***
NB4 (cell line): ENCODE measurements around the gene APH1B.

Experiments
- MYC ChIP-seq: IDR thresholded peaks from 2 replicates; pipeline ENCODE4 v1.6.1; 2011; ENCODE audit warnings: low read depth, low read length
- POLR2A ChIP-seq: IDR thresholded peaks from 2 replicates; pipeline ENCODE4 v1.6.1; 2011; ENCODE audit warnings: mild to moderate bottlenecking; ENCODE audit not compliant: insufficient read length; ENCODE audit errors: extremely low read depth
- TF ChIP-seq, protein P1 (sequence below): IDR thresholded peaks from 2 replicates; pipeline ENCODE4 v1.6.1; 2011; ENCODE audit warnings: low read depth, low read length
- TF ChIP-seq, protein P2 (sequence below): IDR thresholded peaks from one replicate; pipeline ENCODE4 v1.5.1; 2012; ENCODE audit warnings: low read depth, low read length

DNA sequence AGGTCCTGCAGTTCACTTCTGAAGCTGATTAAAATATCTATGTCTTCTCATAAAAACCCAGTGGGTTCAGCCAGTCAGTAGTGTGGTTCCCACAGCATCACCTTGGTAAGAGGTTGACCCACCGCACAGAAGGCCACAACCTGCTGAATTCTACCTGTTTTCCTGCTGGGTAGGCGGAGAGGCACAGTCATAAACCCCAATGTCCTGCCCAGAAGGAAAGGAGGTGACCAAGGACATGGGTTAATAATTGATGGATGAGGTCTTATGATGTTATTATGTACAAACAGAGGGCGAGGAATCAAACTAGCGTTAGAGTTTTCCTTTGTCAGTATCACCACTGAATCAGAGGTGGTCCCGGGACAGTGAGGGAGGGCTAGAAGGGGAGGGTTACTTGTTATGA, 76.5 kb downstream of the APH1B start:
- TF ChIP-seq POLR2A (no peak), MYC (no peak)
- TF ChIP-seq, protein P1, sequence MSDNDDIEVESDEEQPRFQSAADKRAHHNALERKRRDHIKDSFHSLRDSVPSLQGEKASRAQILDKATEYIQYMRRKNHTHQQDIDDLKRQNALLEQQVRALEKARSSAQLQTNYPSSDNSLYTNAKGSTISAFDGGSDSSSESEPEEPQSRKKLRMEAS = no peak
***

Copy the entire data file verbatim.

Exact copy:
NB4 (cell line): ENCODE measurements around the gene APH1B.

Experiments
- MYC ChIP-seq: IDR thresholded peaks from 2 replicates; pipeline ENCODE4 v1.6.1; 2011; ENCODE audit warnings: low read depth, low read length
- POLR2A ChIP-seq: IDR thresholded peaks from 2 replicates; pipeline ENCODE4 v1.6.1; 2011; ENCODE audit warnings: mild to moderate bottlenecking; ENCODE audit not compliant: insufficient read length; ENCODE audit errors: extremely low read depth
- TF ChIP-seq, protein P1 (sequence below): IDR thresholded peaks from 2 replicates; pipeline ENCODE4 v1.6.1; 2011; ENCODE audit warnings: low read depth, low read length
- TF ChIP-seq, protein P2 (sequence below): IDR thresholded peaks from one replicate; pipeline ENCODE4 v1.5.1; 2012; ENCODE audit warnings: low read depth, low read length

DNA sequence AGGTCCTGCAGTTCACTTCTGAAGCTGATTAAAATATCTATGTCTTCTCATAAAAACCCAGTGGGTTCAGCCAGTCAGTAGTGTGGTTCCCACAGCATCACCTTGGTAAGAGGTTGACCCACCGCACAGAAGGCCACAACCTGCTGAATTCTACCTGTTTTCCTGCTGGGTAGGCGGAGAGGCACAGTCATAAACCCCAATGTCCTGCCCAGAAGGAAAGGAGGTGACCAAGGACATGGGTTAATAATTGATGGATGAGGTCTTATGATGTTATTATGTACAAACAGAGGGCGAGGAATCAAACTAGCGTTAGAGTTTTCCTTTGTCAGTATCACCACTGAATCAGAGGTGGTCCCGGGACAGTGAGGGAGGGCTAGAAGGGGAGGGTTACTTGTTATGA, 76.5 kb downstream of the APH1B start:
- TF ChIP-seq POLR2A (no peak), MYC (no peak)
- TF ChIP-seq, protein P1, sequence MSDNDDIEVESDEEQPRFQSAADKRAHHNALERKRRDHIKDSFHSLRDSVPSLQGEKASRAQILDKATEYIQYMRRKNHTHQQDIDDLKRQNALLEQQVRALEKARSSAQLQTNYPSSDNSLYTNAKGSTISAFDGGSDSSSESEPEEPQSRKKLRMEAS = no peak